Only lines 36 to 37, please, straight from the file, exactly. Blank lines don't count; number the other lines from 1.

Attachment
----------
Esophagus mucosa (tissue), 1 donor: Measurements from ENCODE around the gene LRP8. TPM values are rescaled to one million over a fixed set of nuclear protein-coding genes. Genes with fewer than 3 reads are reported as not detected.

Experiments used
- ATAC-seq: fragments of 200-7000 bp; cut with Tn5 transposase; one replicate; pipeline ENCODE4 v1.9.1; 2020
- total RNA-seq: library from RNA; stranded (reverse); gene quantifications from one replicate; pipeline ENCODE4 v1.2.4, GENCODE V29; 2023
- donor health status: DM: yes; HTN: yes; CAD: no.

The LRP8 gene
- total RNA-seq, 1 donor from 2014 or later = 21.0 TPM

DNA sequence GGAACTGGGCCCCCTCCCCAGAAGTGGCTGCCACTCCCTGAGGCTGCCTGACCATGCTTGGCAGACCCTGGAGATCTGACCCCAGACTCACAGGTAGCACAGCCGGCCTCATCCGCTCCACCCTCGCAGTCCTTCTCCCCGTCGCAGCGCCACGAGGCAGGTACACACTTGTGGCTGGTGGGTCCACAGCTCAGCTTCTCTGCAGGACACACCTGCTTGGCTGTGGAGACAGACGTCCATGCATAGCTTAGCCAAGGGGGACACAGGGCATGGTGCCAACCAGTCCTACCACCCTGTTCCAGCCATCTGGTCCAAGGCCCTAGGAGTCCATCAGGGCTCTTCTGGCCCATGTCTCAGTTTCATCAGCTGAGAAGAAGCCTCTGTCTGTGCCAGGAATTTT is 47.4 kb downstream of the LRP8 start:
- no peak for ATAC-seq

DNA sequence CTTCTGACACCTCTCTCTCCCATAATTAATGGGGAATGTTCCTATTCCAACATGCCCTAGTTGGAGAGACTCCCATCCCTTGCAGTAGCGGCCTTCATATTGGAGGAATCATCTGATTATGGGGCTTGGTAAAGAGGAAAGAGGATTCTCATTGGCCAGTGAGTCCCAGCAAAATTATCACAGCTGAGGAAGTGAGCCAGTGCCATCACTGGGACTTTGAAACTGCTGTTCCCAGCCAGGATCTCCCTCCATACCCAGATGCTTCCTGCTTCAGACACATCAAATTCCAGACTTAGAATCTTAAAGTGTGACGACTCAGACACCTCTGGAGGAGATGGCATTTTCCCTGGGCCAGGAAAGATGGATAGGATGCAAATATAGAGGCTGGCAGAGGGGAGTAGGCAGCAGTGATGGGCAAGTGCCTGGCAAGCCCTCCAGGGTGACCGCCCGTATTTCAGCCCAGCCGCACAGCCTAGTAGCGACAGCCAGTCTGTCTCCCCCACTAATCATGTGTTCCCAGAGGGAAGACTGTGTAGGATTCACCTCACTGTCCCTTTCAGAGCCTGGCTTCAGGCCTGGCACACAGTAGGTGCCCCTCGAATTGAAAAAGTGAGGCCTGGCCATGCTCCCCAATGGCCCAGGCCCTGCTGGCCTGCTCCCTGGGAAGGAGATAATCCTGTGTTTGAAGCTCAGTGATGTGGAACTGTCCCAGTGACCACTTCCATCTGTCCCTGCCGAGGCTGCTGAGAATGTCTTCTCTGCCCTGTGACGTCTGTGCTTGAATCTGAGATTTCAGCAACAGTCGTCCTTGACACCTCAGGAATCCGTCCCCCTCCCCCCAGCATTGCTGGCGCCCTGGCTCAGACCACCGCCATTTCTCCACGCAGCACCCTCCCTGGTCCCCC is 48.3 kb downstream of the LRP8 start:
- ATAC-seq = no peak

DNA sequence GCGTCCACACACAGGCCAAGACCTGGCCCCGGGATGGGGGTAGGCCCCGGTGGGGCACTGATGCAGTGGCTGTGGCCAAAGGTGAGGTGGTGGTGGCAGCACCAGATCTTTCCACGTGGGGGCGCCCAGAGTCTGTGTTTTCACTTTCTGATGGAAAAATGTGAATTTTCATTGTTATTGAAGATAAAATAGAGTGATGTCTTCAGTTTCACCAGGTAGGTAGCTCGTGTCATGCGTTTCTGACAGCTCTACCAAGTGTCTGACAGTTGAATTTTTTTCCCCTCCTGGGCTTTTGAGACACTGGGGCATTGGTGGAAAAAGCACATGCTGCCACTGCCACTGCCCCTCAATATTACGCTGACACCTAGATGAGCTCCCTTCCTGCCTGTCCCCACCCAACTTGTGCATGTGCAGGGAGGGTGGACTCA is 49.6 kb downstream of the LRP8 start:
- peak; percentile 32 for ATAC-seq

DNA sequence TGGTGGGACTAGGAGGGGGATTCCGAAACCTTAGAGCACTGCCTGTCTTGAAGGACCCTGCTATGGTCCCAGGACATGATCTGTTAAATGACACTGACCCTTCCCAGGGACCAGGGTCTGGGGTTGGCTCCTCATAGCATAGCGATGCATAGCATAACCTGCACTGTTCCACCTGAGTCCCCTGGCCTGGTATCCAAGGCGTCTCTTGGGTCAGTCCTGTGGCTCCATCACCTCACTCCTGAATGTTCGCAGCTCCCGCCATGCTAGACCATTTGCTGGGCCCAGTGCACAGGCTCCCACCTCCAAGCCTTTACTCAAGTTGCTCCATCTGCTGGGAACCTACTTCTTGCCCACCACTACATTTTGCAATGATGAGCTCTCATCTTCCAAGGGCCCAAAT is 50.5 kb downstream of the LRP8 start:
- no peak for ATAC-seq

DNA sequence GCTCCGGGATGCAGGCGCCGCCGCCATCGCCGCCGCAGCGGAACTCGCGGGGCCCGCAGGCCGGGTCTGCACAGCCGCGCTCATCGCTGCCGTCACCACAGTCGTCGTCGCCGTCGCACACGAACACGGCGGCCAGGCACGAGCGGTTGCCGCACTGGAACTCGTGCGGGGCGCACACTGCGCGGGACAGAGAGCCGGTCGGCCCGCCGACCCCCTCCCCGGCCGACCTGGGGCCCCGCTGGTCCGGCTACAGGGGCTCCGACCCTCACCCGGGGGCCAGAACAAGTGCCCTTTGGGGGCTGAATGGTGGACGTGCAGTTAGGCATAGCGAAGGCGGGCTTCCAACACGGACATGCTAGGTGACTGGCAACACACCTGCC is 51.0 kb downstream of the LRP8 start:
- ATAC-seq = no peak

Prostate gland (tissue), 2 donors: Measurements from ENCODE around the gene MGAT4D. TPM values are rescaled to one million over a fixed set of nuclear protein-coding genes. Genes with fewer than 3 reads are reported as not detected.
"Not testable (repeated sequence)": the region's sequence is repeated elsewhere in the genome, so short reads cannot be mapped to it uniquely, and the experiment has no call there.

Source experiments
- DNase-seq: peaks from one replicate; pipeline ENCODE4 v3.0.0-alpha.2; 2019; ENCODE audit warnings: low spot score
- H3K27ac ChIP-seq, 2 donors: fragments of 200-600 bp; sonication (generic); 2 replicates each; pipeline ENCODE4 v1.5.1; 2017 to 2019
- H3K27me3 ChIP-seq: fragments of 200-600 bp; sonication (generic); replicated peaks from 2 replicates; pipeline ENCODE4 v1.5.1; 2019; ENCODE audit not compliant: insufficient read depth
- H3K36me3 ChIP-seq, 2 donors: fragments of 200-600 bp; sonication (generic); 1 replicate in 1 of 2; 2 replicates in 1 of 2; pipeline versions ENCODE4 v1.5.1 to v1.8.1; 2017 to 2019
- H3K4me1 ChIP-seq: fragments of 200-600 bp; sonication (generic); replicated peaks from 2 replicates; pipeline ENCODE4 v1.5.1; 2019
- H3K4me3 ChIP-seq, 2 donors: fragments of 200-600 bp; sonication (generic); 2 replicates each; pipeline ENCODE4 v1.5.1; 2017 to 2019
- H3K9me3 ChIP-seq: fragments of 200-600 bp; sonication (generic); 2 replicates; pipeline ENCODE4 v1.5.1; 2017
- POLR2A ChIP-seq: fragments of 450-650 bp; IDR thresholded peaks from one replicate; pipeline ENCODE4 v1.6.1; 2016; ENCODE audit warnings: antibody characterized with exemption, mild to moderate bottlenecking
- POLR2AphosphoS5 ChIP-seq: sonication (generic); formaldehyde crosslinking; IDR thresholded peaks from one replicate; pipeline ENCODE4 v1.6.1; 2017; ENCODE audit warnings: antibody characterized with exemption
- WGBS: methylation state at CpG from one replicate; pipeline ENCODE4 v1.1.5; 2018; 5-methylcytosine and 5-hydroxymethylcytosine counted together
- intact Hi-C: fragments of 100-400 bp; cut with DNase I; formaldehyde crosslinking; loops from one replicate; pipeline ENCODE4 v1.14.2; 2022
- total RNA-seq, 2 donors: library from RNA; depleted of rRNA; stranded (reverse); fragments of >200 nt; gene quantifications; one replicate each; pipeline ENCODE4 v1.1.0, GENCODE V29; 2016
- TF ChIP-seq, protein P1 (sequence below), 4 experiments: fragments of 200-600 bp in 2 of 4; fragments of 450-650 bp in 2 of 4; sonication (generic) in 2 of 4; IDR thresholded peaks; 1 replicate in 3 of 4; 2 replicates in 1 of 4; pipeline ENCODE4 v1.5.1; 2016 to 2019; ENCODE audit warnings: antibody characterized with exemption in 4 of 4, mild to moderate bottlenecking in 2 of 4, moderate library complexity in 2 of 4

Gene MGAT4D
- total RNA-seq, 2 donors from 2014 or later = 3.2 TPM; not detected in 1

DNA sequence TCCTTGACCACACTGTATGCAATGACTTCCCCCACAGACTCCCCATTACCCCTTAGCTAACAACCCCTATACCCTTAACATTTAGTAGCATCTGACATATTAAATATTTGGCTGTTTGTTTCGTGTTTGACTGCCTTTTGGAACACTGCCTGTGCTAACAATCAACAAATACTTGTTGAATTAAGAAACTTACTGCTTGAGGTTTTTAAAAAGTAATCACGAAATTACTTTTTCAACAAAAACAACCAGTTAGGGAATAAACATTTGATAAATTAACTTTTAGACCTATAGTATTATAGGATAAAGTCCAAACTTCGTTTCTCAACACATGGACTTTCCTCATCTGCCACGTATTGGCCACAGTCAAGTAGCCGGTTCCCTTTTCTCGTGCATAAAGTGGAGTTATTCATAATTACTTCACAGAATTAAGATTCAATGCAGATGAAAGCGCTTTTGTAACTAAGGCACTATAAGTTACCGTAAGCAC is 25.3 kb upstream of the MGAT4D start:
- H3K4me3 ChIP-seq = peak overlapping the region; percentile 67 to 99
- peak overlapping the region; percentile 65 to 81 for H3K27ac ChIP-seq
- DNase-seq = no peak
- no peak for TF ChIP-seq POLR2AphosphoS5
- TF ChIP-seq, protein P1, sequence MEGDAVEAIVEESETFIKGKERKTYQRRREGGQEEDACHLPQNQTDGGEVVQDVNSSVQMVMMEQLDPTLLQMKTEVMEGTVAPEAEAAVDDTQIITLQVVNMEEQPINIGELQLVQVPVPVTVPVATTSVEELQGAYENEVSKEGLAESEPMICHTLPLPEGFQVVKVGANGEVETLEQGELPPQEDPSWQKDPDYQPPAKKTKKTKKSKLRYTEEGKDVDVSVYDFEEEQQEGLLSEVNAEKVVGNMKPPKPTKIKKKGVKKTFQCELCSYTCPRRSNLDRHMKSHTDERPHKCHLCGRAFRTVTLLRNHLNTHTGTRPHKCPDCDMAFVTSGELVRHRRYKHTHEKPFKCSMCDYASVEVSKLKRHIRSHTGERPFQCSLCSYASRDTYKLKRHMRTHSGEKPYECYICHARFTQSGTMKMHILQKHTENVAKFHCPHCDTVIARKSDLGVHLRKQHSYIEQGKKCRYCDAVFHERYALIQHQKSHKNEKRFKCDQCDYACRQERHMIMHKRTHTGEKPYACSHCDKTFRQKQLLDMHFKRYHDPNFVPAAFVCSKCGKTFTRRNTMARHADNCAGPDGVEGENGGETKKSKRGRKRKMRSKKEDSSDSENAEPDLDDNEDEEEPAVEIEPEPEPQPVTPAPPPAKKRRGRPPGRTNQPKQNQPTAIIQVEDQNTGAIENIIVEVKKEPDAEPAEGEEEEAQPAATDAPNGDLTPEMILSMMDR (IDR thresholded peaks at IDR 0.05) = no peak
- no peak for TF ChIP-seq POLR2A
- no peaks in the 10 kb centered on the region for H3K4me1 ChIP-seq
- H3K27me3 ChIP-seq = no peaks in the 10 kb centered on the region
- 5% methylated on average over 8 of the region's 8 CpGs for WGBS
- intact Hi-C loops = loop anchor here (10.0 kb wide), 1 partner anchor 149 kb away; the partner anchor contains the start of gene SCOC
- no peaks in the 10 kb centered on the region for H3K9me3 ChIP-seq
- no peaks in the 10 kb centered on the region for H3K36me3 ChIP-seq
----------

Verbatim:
DNA sequence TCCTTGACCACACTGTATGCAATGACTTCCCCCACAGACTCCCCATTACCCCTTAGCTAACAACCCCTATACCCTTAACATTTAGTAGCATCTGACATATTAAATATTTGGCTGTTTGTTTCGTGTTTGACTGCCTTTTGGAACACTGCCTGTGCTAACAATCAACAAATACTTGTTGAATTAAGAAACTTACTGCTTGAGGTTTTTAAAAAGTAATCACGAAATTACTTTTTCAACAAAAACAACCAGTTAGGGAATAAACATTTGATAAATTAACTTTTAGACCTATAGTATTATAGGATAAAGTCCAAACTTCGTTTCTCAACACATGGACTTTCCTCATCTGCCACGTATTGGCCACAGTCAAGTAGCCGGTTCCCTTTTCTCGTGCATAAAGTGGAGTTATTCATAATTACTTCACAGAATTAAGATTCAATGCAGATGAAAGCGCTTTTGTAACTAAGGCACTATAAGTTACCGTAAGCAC is 25.3 kb upstream of the MGAT4D start:
- H3K4me3 ChIP-seq = peak overlapping the region; percentile 67 to 99